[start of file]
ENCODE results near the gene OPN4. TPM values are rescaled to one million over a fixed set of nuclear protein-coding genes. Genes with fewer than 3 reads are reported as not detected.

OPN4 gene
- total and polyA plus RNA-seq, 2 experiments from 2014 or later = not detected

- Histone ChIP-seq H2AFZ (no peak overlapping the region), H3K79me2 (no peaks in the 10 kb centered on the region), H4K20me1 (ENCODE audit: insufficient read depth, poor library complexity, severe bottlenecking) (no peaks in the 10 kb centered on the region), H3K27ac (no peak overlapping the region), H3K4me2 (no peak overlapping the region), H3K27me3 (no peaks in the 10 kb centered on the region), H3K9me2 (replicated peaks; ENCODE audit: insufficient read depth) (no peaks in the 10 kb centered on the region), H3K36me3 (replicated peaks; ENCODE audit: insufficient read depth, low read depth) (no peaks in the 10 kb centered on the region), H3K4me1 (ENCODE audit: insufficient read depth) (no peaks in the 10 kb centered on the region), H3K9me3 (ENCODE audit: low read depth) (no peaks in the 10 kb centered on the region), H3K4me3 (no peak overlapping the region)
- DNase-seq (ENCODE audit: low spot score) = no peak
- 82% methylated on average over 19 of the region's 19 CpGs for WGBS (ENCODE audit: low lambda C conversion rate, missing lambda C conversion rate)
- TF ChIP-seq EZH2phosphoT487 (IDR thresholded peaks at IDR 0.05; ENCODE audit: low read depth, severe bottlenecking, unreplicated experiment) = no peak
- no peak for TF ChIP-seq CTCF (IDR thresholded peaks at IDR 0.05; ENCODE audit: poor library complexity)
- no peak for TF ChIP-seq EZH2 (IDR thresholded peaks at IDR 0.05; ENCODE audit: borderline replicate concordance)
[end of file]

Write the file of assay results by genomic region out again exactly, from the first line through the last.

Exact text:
ENCODE results near the gene OPN4. TPM values are rescaled to one million over a fixed set of nuclear protein-coding genes. Genes with fewer than 3 reads are reported as not detected.

OPN4 gene
- total and polyA plus RNA-seq, 2 experiments from 2014 or later = not detected

- Histone ChIP-seq H2AFZ (no peak overlapping the region), H3K79me2 (no peaks in the 10 kb centered on the region), H4K20me1 (ENCODE audit: insufficient read depth, poor library complexity, severe bottlenecking) (no peaks in the 10 kb centered on the region), H3K27ac (no peak overlapping the region), H3K4me2 (no peak overlapping the region), H3K27me3 (no peaks in the 10 kb centered on the region), H3K9me2 (replicated peaks; ENCODE audit: insufficient read depth) (no peaks in the 10 kb centered on the region), H3K36me3 (replicated peaks; ENCODE audit: insufficient read depth, low read depth) (no peaks in the 10 kb centered on the region), H3K4me1 (ENCODE audit: insufficient read depth) (no peaks in the 10 kb centered on the region), H3K9me3 (ENCODE audit: low read depth) (no peaks in the 10 kb centered on the region), H3K4me3 (no peak overlapping the region)
- DNase-seq (ENCODE audit: low spot score) = no peak
- 82% methylated on average over 19 of the region's 19 CpGs for WGBS (ENCODE audit: low lambda C conversion rate, missing lambda C conversion rate)
- TF ChIP-seq EZH2phosphoT487 (IDR thresholded peaks at IDR 0.05; ENCODE audit: low read depth, severe bottlenecking, unreplicated experiment) = no peak
- no peak for TF ChIP-seq CTCF (IDR thresholded peaks at IDR 0.05; ENCODE audit: poor library complexity)
- no peak for TF ChIP-seq EZH2 (IDR thresholded peaks at IDR 0.05; ENCODE audit: borderline replicate concordance)